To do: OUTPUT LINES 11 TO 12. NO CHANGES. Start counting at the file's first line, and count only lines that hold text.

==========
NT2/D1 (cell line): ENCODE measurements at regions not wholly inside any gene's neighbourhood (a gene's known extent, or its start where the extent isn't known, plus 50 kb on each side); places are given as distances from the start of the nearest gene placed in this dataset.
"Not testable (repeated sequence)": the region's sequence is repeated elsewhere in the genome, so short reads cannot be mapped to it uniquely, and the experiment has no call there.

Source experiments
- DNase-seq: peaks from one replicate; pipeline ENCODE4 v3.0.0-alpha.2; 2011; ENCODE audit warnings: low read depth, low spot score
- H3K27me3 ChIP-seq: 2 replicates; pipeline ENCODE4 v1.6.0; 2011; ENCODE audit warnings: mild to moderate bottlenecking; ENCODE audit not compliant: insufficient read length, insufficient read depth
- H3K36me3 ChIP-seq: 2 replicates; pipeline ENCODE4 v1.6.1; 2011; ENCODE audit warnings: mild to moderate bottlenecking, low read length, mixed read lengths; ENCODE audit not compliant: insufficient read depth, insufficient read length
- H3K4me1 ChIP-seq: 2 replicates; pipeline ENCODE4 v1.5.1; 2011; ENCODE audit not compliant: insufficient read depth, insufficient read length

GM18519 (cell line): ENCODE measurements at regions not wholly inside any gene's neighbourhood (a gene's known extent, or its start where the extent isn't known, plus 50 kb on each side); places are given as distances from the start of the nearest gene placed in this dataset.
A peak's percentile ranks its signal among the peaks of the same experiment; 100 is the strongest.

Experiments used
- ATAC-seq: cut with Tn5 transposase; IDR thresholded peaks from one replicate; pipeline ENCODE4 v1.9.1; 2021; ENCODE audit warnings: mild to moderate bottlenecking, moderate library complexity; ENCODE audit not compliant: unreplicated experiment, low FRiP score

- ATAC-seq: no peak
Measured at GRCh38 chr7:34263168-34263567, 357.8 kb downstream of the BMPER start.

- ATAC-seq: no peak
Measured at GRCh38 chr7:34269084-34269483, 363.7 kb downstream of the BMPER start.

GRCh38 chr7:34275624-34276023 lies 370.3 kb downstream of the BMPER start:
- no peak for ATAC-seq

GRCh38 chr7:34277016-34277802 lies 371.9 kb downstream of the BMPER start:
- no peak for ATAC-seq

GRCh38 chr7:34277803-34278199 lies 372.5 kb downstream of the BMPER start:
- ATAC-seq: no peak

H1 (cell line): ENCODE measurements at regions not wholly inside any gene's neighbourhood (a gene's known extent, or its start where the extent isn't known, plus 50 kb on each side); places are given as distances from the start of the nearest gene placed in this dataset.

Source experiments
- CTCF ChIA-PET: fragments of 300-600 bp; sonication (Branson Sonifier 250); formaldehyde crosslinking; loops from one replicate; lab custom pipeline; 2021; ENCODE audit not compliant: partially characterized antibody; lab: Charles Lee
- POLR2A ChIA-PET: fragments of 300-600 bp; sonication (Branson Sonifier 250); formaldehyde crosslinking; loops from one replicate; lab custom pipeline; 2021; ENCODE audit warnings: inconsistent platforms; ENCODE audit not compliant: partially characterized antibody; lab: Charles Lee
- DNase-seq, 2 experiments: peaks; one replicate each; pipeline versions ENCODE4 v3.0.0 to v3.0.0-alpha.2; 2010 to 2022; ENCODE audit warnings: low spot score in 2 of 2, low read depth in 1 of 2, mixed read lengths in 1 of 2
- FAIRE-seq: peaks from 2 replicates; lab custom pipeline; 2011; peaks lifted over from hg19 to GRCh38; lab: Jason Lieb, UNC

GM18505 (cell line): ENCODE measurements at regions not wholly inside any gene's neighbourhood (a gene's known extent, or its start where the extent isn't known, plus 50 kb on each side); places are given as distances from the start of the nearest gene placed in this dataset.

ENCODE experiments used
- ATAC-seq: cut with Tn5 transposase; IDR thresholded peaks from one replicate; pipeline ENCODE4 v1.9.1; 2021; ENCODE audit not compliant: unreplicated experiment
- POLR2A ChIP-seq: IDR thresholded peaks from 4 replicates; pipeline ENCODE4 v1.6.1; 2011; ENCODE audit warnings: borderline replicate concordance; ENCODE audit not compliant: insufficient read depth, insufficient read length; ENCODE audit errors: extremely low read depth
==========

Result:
- ATAC-seq: cut with Tn5 transposase; IDR thresholded peaks from one replicate; pipeline ENCODE4 v1.9.1; 2021; ENCODE audit warnings: mild to moderate bottlenecking, moderate library complexity; ENCODE audit not compliant: unreplicated experiment, low FRiP score

- ATAC-seq: no peak